Massachusetts Rep. Barney Frank, the Democratic chairman of the House Financial Services Committee, wants the government to assert its ownership rights over AIG. Republicans want to look into stimulus bill language signed off on by top Democrats that currently allows AIG-type bonus payments. Others are calling for the bonuses to be taxed at 90 percent and for the prosecution of former AIG executives who signed off on contracts containing the controversial bonuses.

And on both sides of the aisle, there are those clamoring for ways to end the practice of using questionable performance and retention bonuses to bolster executive compensation.

Well, at least everybody's paying attention.

"We had gotten zero information on AIG until recent weeks," fumed Stephen Lynch. "We had six months of silence." Zero information? Six months of silence? Lynch is a congressman from Massachusetts and a member of the finance committee overseeing AIG.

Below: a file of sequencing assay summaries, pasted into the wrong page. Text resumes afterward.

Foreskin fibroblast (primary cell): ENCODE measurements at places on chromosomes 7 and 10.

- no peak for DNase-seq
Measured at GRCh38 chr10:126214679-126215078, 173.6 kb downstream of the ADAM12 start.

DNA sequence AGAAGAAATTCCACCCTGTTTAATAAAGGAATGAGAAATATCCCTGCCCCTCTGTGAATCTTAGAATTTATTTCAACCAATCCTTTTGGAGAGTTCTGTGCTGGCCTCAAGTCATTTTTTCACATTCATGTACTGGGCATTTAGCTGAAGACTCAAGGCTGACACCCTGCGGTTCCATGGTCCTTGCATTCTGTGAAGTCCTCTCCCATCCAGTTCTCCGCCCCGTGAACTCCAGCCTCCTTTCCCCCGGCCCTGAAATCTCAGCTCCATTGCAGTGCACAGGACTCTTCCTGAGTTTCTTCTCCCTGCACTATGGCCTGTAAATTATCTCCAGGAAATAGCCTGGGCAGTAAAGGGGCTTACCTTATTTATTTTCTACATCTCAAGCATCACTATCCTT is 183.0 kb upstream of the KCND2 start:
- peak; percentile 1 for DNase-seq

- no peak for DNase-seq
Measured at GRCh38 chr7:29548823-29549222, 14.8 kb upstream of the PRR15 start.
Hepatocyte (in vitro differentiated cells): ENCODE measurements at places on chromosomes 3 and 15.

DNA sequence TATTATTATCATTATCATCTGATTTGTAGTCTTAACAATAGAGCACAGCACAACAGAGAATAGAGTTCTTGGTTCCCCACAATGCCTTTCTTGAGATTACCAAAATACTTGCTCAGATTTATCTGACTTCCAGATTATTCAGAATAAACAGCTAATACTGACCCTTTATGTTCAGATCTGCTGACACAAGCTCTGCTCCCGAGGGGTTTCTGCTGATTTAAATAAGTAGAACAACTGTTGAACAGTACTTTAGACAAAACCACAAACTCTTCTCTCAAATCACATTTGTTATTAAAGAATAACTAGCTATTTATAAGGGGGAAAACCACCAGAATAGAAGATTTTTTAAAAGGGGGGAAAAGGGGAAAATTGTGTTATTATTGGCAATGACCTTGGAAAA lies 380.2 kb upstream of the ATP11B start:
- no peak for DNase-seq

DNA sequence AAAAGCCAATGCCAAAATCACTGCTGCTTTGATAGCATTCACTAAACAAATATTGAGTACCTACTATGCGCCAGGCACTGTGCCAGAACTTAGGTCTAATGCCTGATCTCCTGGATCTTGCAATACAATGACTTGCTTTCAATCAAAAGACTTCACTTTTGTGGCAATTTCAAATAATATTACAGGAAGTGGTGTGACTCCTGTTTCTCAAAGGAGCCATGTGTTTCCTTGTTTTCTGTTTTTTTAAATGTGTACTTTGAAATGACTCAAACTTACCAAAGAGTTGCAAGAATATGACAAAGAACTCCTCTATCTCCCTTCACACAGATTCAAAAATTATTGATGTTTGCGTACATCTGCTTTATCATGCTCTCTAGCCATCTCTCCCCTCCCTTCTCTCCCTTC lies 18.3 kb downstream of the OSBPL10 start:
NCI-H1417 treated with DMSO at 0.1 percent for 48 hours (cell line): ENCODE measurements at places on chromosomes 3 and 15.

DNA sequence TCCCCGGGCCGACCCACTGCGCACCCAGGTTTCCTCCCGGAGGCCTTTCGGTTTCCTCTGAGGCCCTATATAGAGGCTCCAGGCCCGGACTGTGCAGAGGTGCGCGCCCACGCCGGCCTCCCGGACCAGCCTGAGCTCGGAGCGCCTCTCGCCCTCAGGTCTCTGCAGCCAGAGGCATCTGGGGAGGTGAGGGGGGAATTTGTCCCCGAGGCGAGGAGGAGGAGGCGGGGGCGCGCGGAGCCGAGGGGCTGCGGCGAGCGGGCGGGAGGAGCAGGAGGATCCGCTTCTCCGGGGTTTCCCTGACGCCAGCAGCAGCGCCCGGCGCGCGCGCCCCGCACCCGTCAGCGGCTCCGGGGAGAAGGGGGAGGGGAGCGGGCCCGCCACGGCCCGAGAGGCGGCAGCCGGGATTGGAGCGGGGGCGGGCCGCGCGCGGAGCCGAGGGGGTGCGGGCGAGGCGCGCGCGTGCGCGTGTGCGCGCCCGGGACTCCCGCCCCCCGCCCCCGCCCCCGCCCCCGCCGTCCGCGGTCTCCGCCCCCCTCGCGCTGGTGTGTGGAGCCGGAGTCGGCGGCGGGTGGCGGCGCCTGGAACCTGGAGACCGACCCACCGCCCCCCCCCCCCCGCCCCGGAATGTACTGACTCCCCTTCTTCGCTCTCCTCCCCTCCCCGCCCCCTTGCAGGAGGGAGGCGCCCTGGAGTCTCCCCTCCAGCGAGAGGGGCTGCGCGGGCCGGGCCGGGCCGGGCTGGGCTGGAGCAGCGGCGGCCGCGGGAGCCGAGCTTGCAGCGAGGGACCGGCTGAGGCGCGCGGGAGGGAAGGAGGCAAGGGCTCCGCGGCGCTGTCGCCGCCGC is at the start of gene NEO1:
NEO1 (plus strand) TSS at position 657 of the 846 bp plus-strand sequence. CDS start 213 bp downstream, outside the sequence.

Everybody seems to care a whole lot more now about asking questions. Indeed, before Liddy sat down for his woodshed moment, House members unscrambled many of the mysteries of AIG with just a couple hours of straightforward questions posed to regulators and insurance experts.

The once-mighty insurance giant was brought to its knees not by its core insurance business — still a going concern — but by its foray into risky and unregulated credit default swaps, contracts that acted like insurance against losses in the event of default.

As Rep. Gary Ackerman, a Democrat from New York, succinctly said: AIG "figured out how to package smoke, and sell it on the open market."

The Long Unraveling